The Journal Gazette
 
 
Tuesday, March 24, 2020 1:00 am

Coping in a crisis

Help teens manage their COVID-related losses

Michelle Drouin

Today, I heard of a worrying trend: College kids posting photos of themselves on spring break — defying rules related to social isolation and mocking older generations for being too careful.

Swimsuit-clad and drinks in their hands, these Gen Y and Gen Z kids seemed to be saying, “Stay inside, grandpa! But we're healthy and ready to party.”

With the COVID-19 pandemic in full effect and sanctions mounting in both the U.S. and globally, there seem to be two camps emerging: 1) those who are growing worried and cautious about the chance of contracting or spreading the virus and thus adhering to social distancing, and 2) those who believe the concerns and sanctions are overblown and are still choosing to gather in groups, travel and live life as if COVID-19 were not an impending threat.

Teens and young adults seem especially likely to be in the latter camp. And from my perspective as a developmental psychologist, this makes sense for a number of reasons.

First, from a basic biological perspective, teens and young adults still do not have command of the full set of executive functions, especially those related to planning and considering consequences, that older adults have. The prefrontal cortex is not fully developed until the mid- to late 20s, which leaves many teens and young adults prone to impulsivity and unlikely to consider consequences an older adult would easily contemplate.

Second, from a socioemotional standpoint, many teens and young adults are in the developmental stage of identity formation. It is critical for them to have the opportunity to discover who they are, set their own boundaries, and establish their own values and beliefs, apart from those of their parents.

They are often separating from their families, both geographically and socially, because they are developing their own identities. During this time, they may test rules and boundaries imposed by parents and other authority figures not because they want to be contrary but because they are trying to answer the fundamental questions of “Who am I?” and “What can I be?”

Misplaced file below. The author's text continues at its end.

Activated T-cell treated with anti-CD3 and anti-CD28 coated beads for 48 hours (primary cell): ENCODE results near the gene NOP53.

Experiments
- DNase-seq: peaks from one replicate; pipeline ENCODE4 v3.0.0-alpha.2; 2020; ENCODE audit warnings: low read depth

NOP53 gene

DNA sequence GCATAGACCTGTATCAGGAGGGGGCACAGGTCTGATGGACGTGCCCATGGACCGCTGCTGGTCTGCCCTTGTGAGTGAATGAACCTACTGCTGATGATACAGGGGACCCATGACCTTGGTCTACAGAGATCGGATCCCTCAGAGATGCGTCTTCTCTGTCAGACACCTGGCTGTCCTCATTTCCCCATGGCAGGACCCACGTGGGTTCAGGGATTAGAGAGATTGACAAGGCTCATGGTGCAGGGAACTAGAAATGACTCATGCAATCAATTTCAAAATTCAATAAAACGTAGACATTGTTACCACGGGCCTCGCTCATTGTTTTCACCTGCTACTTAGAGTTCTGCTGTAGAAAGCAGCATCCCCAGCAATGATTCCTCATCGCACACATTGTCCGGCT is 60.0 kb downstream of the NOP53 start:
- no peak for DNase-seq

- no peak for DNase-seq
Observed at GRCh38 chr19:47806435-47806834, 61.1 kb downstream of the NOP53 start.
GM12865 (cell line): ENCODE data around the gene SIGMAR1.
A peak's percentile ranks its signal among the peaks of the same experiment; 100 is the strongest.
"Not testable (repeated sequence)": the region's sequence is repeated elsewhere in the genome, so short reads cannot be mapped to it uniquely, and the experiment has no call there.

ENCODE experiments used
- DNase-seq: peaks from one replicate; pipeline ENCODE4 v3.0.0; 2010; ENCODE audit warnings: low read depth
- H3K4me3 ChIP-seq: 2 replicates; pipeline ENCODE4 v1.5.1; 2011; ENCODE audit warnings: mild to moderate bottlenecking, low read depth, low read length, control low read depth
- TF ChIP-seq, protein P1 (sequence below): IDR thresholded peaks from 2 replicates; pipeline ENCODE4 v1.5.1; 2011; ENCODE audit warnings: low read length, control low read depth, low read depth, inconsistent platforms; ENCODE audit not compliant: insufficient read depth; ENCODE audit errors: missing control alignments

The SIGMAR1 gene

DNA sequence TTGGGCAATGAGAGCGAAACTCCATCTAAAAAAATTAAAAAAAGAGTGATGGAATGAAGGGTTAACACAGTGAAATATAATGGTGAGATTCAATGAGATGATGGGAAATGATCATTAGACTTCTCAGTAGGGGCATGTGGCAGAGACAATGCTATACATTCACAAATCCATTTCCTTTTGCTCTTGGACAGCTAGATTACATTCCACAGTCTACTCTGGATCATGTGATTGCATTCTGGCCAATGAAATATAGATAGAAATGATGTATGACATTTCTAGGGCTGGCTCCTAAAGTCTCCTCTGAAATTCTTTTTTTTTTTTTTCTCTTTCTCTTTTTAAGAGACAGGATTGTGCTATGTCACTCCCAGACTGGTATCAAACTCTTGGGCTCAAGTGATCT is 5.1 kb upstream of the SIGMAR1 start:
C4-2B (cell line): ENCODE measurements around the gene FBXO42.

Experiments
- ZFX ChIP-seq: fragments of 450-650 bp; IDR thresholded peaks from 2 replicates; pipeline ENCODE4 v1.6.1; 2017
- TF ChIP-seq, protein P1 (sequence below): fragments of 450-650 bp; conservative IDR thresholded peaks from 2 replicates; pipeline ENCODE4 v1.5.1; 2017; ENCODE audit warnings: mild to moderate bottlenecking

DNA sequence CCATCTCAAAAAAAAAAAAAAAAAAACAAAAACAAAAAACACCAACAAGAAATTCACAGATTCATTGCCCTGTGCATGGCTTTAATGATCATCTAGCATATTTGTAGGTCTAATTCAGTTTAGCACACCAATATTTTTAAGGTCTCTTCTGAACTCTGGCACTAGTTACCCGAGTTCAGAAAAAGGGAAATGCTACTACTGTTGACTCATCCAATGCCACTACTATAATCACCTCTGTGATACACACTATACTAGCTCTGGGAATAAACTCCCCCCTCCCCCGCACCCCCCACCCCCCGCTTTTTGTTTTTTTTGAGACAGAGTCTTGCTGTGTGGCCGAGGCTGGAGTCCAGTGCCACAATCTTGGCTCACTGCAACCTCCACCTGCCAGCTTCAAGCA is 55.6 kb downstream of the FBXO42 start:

Third, many teens and young adults may feel like they are unique and invincible — this is known as the personal fable. They may believe no one has ever gone through anything like they are going through, and an illusion of invulnerability may make them believe the COVID-19 virus could never affect them. Again, this is a common psychological phenomenon, but it may make them appear self-centered and increase the likelihood of impulsive behavior.

So what can you do when your teen or young adult wants to defy government- or parent-mandated sanctions regarding COVID and social isolation?

Most importantly, it's important to have sympathy. Nothing like this has ever happened in most of our lifetimes. These teens and young adults are missing once-in-a-lifetime events, and there is no way to stop or rewind the clock so they can have these moments back. Let them talk to you about what they are missing and, instead of dismissing their concerns or comparing them to the death and despair caused by the virus, hear them, understand that these are big moments in their lives and let them grieve the loss of these opportunities.

Next, talk with them about ways to bridge the gaps between what they want in an ideal world and what they can have in the current climate. Couple your wisdom and knowledge of the ways of the world with their interests and use of technology to try to come up with creative ways to enrich their lives without having to see their friends and attend events in person. Be committed to this partnership in problem-solving, and be flexible about ways to help them feel connected to the events and people they feel they are missing.

Encourage teens and young adults to think outside of themselves. The more concrete your encouragement, the better. For example, you could model empathy and benevolence by writing letters to residents in nursing homes or assisted living facilities and have your teen or young adult join you. Or share with them a project you want to tackle around the house and express to them how important it would be for you to have them join you in the effort.

If you give them opportunities to help others, it may help them see beyond their own social woes and get a better sense of the bigger picture.

Finally, if you find that your child is exhibiting signs of depression or anxiety, reassure them they are not alone. If they do not feel comfortable talking to you, or if you feel that your child may be in crisis or need professional help, point them to trusted resources: Local mental health providers are gearing up to provide online mental health care treatment (check with your local health care providers).

Additionally, if they find they just need someone to talk to (and they are not in crisis) they can also connect for free with volunteers on websites such as 7 Cups of Tea and Crisis Text line.

Michelle Drouin is senior research scientist at Parkview Mirro Center for Research and Innovation and a professor of psychology at Purdue University Fort Wayne.


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